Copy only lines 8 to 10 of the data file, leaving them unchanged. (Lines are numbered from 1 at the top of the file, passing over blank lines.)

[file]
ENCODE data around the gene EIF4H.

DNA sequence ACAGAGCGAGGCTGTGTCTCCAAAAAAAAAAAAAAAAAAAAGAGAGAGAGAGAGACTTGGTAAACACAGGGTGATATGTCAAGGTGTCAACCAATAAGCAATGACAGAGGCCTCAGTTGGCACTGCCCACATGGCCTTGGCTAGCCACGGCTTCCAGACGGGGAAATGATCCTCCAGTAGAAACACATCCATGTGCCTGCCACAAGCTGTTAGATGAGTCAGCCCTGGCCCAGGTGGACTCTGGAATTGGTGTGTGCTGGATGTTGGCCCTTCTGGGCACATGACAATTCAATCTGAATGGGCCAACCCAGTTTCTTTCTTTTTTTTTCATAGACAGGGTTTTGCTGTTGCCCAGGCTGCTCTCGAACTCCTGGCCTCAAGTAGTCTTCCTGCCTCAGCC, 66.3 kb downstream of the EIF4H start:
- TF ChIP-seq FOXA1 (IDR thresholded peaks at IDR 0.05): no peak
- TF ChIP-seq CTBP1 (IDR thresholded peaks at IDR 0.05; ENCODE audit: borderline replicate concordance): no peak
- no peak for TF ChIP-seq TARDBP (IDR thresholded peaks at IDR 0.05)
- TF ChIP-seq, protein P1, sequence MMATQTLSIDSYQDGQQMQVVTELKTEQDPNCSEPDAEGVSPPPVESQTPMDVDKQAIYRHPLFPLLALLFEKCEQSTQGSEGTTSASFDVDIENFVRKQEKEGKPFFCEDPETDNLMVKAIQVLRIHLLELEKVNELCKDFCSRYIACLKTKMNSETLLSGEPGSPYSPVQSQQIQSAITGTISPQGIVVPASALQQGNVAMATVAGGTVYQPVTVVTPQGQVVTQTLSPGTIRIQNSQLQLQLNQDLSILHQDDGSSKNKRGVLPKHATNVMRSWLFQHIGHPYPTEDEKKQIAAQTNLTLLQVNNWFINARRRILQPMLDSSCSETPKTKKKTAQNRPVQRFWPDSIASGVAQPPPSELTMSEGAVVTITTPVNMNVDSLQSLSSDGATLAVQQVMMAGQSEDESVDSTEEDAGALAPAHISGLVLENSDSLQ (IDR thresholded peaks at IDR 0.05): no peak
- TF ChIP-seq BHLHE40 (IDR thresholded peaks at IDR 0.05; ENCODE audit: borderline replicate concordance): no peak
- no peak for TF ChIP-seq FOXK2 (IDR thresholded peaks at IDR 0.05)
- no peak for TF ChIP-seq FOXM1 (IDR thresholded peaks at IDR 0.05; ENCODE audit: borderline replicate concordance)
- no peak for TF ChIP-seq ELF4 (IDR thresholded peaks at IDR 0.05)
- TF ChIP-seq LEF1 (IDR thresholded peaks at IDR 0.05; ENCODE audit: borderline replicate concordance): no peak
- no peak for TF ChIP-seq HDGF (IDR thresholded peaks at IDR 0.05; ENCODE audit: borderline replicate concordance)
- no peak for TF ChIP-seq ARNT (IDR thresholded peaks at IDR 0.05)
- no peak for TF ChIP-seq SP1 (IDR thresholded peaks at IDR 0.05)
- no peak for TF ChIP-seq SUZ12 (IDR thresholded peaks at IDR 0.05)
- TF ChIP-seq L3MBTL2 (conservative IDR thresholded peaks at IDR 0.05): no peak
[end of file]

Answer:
- no peak for TF ChIP-seq FOXK2 (IDR thresholded peaks at IDR 0.05)
- no peak for TF ChIP-seq FOXM1 (IDR thresholded peaks at IDR 0.05; ENCODE audit: borderline replicate concordance)
- no peak for TF ChIP-seq ELF4 (IDR thresholded peaks at IDR 0.05)